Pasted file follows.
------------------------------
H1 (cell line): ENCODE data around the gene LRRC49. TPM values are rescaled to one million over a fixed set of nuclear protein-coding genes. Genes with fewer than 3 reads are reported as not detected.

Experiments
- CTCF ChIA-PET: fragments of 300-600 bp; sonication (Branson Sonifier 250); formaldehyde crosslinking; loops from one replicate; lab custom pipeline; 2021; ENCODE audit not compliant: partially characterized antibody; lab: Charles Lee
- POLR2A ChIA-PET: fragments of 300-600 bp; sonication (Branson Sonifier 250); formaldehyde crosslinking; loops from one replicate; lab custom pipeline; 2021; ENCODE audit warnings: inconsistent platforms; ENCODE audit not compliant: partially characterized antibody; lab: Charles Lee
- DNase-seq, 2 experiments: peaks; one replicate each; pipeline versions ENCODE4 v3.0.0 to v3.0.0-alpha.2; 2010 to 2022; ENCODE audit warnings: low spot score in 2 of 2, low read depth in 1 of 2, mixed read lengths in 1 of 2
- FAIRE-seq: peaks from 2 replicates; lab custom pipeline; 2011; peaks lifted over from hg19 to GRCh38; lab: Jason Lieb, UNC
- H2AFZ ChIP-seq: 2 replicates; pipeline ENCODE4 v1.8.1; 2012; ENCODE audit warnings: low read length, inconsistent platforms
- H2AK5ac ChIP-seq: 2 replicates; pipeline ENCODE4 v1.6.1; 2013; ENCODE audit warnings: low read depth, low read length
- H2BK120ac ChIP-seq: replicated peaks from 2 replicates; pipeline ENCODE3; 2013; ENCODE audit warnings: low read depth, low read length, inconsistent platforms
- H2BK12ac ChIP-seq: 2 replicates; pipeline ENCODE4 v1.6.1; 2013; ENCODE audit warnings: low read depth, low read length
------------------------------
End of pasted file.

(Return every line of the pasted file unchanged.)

H1 (cell line): ENCODE data around the gene LRRC49. TPM values are rescaled to one million over a fixed set of nuclear protein-coding genes. Genes with fewer than 3 reads are reported as not detected.

Experiments
- CTCF ChIA-PET: fragments of 300-600 bp; sonication (Branson Sonifier 250); formaldehyde crosslinking; loops from one replicate; lab custom pipeline; 2021; ENCODE audit not compliant: partially characterized antibody; lab: Charles Lee
- POLR2A ChIA-PET: fragments of 300-600 bp; sonication (Branson Sonifier 250); formaldehyde crosslinking; loops from one replicate; lab custom pipeline; 2021; ENCODE audit warnings: inconsistent platforms; ENCODE audit not compliant: partially characterized antibody; lab: Charles Lee
- DNase-seq, 2 experiments: peaks; one replicate each; pipeline versions ENCODE4 v3.0.0 to v3.0.0-alpha.2; 2010 to 2022; ENCODE audit warnings: low spot score in 2 of 2, low read depth in 1 of 2, mixed read lengths in 1 of 2
- FAIRE-seq: peaks from 2 replicates; lab custom pipeline; 2011; peaks lifted over from hg19 to GRCh38; lab: Jason Lieb, UNC
- H2AFZ ChIP-seq: 2 replicates; pipeline ENCODE4 v1.8.1; 2012; ENCODE audit warnings: low read length, inconsistent platforms
- H2AK5ac ChIP-seq: 2 replicates; pipeline ENCODE4 v1.6.1; 2013; ENCODE audit warnings: low read depth, low read length
- H2BK120ac ChIP-seq: replicated peaks from 2 replicates; pipeline ENCODE3; 2013; ENCODE audit warnings: low read depth, low read length, inconsistent platforms
- H2BK12ac ChIP-seq: 2 replicates; pipeline ENCODE4 v1.6.1; 2013; ENCODE audit warnings: low read depth, low read length